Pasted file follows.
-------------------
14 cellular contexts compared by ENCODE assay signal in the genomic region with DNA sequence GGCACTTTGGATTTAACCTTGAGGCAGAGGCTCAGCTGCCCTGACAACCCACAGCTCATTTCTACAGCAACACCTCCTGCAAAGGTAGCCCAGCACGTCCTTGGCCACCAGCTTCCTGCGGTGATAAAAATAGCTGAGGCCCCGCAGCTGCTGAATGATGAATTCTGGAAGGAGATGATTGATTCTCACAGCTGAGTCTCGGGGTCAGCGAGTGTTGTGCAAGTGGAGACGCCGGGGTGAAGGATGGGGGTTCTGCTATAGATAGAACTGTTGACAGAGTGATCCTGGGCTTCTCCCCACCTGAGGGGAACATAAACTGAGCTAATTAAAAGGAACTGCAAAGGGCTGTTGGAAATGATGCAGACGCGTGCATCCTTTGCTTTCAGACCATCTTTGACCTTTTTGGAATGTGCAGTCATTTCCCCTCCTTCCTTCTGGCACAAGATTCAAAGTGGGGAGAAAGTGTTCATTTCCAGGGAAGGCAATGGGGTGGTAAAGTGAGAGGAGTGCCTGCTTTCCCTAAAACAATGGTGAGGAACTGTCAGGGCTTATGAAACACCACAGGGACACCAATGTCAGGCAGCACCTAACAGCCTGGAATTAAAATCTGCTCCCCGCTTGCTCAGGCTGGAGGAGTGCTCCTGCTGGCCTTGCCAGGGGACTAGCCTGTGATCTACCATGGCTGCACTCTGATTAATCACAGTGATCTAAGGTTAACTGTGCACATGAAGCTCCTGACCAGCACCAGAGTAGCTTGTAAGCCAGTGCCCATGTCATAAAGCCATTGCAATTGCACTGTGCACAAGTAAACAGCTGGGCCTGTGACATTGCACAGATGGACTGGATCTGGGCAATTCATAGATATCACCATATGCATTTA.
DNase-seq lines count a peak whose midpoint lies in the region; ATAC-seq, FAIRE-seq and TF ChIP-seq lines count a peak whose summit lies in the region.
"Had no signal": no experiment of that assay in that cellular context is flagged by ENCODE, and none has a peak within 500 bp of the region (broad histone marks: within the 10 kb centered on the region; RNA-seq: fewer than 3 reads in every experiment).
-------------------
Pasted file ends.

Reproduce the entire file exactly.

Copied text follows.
14 cellular contexts compared by ENCODE assay signal in the genomic region with DNA sequence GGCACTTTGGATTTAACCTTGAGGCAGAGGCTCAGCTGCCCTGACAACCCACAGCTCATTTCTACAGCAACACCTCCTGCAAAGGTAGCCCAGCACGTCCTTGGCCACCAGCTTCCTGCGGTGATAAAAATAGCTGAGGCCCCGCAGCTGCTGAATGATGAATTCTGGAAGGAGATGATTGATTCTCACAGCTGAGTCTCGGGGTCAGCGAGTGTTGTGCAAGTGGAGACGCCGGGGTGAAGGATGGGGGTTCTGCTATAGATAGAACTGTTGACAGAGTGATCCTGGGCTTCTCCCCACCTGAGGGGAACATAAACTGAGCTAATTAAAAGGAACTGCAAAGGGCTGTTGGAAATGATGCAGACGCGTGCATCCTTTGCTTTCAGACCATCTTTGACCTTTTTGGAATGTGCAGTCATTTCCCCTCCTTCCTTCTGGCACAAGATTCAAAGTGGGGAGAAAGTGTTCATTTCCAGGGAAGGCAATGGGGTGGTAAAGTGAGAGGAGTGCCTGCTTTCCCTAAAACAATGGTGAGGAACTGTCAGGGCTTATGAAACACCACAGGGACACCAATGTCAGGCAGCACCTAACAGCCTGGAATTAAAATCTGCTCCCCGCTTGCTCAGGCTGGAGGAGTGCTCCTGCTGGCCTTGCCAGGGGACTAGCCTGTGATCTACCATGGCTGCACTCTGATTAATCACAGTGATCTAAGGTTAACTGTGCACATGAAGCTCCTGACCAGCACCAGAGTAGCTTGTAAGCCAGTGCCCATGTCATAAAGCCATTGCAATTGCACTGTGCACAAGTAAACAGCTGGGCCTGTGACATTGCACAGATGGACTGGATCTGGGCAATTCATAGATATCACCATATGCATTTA.
DNase-seq lines count a peak whose midpoint lies in the region; ATAC-seq, FAIRE-seq and TF ChIP-seq lines count a peak whose summit lies in the region.
"Had no signal": no experiment of that assay in that cellular context is flagged by ENCODE, and none has a peak within 500 bp of the region (broad histone marks: within the 10 kb centered on the region; RNA-seq: fewer than 3 reads in every experiment).